The latest class action settlement approval in Leslie v
Agnico-Eagle Mines warns that courts may be willing to
intervene to ensure a more adversarial process at future settlement
approval motions. Both plaintiffs and defendants should be aware
that judges are demanding more robust information as a prerequisite
to approving settlements, especially in the context of securities
Class Action Settlement Approval
Section 29(2) of Ontario's Class Proceedings Act
requires that all settlements of class proceedings be approved by
the Court as fair and reasonable and in the best interests of the
class. Similar provisions are found in other class action
legislation across Canada. As Justice Belobaba noted in
Leslie, requiring court approval combats the possibility
of "sweetheart" settlements, in which class members'
interests are compromised to those of class counsel, as well as
"blackmail" or strike suit settlements.
Concern about strike suit settlements in the securities class
action context is lessened because of the statutory leave
requirement in s. 138.8 of the OSA (which sets out a preliminary
merits test). However, almost all securities class actions settle
before trial, prompting Justice Belobaba's concern that
increased rigour in the settlement approval process is required to
avoid "sweetheart" settlements.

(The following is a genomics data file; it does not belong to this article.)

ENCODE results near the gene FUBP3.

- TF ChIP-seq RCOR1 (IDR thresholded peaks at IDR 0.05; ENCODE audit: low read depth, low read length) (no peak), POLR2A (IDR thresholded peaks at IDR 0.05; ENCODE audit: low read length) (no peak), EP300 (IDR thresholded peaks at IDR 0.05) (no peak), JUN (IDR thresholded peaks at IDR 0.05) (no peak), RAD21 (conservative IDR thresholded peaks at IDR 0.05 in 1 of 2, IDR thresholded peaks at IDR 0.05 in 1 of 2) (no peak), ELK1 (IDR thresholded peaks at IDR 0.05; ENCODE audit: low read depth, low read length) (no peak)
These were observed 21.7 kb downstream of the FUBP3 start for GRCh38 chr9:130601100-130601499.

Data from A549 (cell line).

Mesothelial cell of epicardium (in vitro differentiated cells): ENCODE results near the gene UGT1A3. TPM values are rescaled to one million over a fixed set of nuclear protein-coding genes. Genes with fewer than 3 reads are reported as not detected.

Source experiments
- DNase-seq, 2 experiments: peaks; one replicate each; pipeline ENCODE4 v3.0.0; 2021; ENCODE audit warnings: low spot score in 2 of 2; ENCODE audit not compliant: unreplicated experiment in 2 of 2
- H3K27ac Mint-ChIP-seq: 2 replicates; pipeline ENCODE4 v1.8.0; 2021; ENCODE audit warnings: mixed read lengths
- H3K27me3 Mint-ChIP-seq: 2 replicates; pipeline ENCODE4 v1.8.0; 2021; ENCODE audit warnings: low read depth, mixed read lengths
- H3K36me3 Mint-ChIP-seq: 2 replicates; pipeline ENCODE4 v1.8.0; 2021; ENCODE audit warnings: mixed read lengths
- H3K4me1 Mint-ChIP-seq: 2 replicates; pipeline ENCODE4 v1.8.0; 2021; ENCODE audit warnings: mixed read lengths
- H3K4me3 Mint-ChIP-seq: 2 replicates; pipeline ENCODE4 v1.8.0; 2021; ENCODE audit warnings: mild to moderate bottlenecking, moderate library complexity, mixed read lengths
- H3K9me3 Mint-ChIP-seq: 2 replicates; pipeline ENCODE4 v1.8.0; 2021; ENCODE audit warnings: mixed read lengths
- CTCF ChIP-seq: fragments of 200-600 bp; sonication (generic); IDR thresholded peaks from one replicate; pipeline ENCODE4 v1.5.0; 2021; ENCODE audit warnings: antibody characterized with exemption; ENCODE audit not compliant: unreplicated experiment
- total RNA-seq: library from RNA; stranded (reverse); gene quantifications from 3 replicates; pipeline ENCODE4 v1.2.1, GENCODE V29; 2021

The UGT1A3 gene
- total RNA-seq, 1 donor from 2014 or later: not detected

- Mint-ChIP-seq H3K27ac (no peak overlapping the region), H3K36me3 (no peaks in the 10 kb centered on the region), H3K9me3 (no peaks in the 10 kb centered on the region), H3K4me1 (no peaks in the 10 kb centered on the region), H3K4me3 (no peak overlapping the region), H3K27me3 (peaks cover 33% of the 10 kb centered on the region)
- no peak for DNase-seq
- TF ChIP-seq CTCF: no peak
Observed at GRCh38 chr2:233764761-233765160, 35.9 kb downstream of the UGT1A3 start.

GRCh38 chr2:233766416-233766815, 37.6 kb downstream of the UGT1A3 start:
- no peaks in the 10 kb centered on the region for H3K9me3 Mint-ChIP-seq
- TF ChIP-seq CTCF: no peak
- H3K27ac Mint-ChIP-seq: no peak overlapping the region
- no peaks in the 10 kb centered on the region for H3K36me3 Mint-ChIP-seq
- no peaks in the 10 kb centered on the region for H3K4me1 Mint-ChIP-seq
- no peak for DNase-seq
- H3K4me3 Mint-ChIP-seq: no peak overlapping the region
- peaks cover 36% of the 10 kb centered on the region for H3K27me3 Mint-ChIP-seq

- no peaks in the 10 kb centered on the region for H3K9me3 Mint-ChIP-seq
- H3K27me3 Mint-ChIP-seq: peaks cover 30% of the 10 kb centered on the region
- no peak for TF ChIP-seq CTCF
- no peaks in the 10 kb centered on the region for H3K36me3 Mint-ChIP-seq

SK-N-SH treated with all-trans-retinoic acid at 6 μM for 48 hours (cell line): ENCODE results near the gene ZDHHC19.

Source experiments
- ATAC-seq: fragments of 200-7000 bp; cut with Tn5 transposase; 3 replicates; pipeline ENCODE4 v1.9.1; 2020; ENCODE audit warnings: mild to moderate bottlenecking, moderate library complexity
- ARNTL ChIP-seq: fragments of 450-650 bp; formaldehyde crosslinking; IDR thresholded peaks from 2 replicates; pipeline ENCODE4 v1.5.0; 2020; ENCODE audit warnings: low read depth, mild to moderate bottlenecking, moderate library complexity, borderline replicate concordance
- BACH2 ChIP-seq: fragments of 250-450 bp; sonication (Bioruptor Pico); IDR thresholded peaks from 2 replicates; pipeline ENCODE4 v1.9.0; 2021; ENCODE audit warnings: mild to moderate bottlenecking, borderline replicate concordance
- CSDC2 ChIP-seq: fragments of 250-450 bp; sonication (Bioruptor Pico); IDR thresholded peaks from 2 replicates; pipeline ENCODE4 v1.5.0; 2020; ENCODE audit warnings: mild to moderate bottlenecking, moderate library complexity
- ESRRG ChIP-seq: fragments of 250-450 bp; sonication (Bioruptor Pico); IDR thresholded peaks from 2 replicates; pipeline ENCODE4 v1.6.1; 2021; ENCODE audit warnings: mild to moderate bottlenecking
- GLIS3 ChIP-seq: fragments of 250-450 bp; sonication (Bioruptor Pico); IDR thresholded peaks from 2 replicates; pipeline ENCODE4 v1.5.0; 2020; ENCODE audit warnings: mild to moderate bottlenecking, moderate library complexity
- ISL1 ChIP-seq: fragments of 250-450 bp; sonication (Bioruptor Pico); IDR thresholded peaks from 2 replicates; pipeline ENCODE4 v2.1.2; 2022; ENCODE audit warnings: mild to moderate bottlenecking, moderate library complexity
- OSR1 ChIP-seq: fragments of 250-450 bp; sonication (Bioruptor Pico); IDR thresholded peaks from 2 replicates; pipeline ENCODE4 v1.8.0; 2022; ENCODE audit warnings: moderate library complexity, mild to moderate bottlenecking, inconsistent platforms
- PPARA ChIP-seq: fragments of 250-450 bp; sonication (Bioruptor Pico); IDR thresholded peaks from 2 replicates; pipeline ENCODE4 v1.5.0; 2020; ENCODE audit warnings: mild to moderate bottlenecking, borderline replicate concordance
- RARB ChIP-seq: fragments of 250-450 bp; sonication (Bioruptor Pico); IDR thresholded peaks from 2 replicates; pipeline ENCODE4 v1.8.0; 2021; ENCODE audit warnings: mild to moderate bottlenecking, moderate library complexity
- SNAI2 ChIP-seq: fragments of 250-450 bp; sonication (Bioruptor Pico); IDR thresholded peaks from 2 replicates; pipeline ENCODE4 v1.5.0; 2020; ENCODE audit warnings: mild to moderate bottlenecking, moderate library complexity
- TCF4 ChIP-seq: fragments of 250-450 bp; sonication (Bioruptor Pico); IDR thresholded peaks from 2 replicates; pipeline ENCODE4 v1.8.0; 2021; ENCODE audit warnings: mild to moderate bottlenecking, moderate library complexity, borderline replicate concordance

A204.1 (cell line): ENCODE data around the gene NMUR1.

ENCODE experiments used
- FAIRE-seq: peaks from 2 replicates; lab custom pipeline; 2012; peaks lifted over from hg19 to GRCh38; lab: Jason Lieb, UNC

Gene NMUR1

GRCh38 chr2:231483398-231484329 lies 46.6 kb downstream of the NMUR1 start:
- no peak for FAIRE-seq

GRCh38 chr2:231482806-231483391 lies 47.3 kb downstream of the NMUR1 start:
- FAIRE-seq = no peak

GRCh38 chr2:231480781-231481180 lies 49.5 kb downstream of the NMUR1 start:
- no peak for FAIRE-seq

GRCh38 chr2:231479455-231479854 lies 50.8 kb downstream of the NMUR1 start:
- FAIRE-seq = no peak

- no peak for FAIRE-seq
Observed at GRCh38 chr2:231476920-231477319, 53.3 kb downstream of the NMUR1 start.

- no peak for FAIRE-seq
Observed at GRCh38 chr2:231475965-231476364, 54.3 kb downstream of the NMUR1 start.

Boilerplate Language Not Sufficient
While Justice Belobaba noted that it is not the court's
place to second guess the quantum of settlement, the court can and
should demand sufficient information to ensure that the quantum of
settlement falls within the "zone of reasonableness." It
was not sufficient for class counsel to provide "an unhelpful
catalogue of self-serving (almost generic) reasons why the
settlement should be approved: the many litigation risks; the
hard-fought negotiation; the arm's-length settlement; and class
counsel's impressive credentials and litigation
Justice Belobaba demanded that the plaintiffs provide additional
information to demonstrate that the settlement was reasonable.
Counsel was reluctant to disclose the requested confidential
mediation briefs. Instead, they filed a supplementary affidavit
that described in more detail the litigation risks and the range of
possible damage recoveries. The supplementary affidavit explained
how the "high end" of the damages range had dropped from
some $300 million to only $30 million and why the $17 million
settlement was therefore within the range of reasonableness. This
additional information convinced the Court that the settlement was
in the best interest of class members.
Amping Up the Adversarial Process
In addition to requiring counsel to file additional evidence,
Justice Belobaba raised the possibility of settlement approval
judges appointing independent counsel (with his or her legal fees
paid by the parties) to review and oppose the settlement if it is
not in the best interests of the class. This would "add a
much-needed adversarial dimension to the settlement approval
Implications for Settling Parties
To ensure a smooth process during settlement approval motions,
and to avoid the potential appointment of independent counsel,
parties should provide concrete details to support why a settlement
falls within the "range of reasonableness." When a
settlement approval judge can understand how and why the parties
reached a particular settlement amount, he or she will be more
likely to approve it.
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